ROMANTIC OUTLAWS: THE EXTRAORDINARY LIVES OF MARY WOLLSTONECRAFT AND HER DAUGHTER MARY SHELLEY
By Charlotte Gordon
2015; 672 Pages
Random House Publishing Group
Genre: history, literature, authors, feminist, biography
(I received an ARC from the NETGALLEY in exchange for an honest review.)
I was in my first year of college taking my second English course, the Romantic Period, that I first heard of Wollstonecraft and Shelley. For me, this was a difficult course but yet one of the most interesting classes. I read Frankenstein by Mary Shelley and immensely enjoyed the Gothic tale. It was amazing to know that a women wrote such a brilliant horror tale. Then I learned that Mary Shelley was the daughter of writer, Mary Wollstonecraft. Wollstonecraft wrote A Vindication of the Rights of Woman which I inhaled for a class assignment. Since reading some of their works, I have added everything else to my tbr list. And, then I saw this biography and knew I had to get my hands on it.
"Although mother and daughter, these two brilliant women never knew one another – Wollstonecraft died of an infection in 1797 at the age of thirty-eight, a week after giving birth. Nevertheless their lives were so closely intertwined, their choices, dreams and tragedies so eerily similar, it seems impossible to consider one without the other.
Both women became famous writers; fell in love with brilliant but impossible men; and were single mothers who had children out of wedlock; both lived in exile; fought for their position in society; and thought deeply about how we should live. And both women broke almost every rigid convention there was to break: Wollstonecraft chased pirates in Scandinavia. Shelley faced down bandits in Naples. Wollstonecraft sailed to Paris to witness the Revolution. Shelley eloped in a fishing boat with a married man. Wollstonecraft proclaimed that women’s liberty should matter to everyone.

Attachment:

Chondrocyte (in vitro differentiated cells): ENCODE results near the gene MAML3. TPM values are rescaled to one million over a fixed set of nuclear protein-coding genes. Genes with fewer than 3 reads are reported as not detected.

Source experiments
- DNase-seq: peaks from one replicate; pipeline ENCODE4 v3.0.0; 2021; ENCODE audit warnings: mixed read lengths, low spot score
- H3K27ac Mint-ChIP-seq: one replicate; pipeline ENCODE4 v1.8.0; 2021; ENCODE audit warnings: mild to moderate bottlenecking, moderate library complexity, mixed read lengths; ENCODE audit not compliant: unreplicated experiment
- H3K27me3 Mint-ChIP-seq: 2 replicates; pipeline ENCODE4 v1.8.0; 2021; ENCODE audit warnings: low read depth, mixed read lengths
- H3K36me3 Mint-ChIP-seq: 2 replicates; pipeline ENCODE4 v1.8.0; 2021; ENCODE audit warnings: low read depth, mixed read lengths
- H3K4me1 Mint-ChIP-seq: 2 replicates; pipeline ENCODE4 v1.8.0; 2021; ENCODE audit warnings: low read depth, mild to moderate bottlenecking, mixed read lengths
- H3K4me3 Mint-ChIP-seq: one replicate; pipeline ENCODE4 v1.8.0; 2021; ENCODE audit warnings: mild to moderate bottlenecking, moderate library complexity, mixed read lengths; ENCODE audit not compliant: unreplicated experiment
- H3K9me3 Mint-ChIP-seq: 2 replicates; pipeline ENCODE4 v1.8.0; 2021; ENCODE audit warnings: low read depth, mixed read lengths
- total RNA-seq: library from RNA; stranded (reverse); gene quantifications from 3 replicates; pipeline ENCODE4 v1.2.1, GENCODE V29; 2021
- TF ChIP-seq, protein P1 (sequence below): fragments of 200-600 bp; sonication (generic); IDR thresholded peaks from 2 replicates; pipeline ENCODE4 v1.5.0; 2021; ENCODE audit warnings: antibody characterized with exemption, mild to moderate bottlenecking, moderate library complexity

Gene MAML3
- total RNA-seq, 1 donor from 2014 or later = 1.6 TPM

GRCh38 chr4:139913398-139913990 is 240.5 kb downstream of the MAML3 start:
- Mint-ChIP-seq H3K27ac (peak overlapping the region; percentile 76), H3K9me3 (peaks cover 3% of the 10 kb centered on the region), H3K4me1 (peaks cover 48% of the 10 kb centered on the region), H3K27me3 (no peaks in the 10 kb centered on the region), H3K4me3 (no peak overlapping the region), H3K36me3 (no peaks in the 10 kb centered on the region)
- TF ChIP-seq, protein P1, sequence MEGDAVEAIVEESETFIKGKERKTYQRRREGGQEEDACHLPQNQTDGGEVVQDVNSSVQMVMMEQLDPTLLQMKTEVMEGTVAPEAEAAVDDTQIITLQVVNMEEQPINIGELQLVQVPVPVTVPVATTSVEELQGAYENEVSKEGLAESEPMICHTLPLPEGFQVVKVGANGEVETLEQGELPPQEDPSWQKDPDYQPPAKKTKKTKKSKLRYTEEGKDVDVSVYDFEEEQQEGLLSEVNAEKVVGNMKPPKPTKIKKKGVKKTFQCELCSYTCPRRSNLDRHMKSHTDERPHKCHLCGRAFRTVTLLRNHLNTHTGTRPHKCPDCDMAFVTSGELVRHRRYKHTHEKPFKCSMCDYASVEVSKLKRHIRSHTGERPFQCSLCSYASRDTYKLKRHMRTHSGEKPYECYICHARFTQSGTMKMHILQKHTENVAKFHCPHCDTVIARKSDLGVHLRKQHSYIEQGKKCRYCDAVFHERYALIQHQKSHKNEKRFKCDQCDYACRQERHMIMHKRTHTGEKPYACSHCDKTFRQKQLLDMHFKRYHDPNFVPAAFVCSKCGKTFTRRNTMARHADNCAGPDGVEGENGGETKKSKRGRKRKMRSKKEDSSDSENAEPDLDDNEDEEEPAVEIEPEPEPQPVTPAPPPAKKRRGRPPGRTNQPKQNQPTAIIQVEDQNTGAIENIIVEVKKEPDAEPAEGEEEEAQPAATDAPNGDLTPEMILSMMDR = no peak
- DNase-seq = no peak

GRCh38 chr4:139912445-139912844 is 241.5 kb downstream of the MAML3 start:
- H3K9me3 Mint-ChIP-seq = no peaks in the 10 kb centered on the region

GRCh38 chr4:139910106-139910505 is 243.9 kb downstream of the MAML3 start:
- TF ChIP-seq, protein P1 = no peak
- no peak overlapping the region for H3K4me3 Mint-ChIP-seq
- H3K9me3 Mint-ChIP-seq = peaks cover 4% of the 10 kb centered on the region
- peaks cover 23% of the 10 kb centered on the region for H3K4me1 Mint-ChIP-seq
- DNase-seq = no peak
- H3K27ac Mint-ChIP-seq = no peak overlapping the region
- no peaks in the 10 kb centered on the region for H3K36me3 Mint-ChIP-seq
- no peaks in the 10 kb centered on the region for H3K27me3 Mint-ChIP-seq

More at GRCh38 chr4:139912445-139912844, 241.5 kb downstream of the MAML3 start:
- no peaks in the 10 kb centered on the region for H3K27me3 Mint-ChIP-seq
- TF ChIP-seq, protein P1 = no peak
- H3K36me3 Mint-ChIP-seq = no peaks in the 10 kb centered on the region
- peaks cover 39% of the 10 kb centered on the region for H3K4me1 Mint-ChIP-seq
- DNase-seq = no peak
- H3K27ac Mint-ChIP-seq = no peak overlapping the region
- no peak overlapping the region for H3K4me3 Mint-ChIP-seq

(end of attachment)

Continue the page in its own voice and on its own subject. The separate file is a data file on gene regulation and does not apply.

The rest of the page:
Not only did Wollstonecraft declare the rights of women, her work ignited Romanticism. She inspired Coleridge, Wordsworth and a whole new generation of writers, including her own daughter, who – with her young lover Percy Shelley – read Wollstonecraft’s work aloud by her graveside. At just nineteen years old and a new mother herself, Mary Shelley composed Frankenstein whilst travelling around Italy with Percy and roguish Lord Byron (who promptly fathered a child by Mary’s stepsister). It is a seminal novel, exploring the limitations of human nature and the power of invention at a time of great religious and scientific upheaval. Moreover, Mary Shelley would become the editor of her husband’s poetry after his early death – a feat of scholarship that did nothing less than establish his literary reputation." (From publisher)
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ABOUT THE AUTHOR:
Mistress Bradstreet: The Untold Story of America's First Poet — a Massachusetts Honor book for non-fiction — and The Woman Who Named God: Abraham's Dilemma and the Birth of Three Faiths. In 2012, she was selected as the 2012 Rose Thering Fellow by the Lubar Institute for the Study of Abrahamic Religions at the University of Wisconsin, Madison.
Her essays have appeared in various publications, including The Cambridge Companion to Early American Poetry, Harvard Magazine, The New York Times and The Wall Street Journal. She has also published two books of poetry: When the Grateful Dead Came to St. Louis and Two Girls on a Raft.
A graduate of Harvard College, she received a master's degree in creative writing and a Ph.D. in history and literature from Boston University. She has been a frequent guest on NPR and the CBC, including spots on Weekend Edition and The Current. From 1999-2002 she was Elie Wiesel's teaching assistant at Boston University. Currently, she is an Associate Professor of English at Endicott College.
For more information on Charlotte Gordon and Romantic Outlaws check out the author's website.
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